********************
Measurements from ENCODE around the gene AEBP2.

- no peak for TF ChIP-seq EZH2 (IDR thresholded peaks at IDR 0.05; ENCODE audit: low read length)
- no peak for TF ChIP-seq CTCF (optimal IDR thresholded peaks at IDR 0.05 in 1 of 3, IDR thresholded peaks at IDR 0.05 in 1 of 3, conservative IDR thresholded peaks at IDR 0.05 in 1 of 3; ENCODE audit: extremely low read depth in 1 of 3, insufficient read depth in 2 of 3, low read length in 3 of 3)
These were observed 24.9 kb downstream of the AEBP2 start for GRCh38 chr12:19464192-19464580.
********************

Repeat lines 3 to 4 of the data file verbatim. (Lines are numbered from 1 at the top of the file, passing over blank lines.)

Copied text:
- no peak for TF ChIP-seq CTCF (optimal IDR thresholded peaks at IDR 0.05 in 1 of 3, IDR thresholded peaks at IDR 0.05 in 1 of 3, conservative IDR thresholded peaks at IDR 0.05 in 1 of 3; ENCODE audit: extremely low read depth in 1 of 3, insufficient read depth in 2 of 3, low read length in 3 of 3)
These were observed 24.9 kb downstream of the AEBP2 start for GRCh38 chr12:19464192-19464580.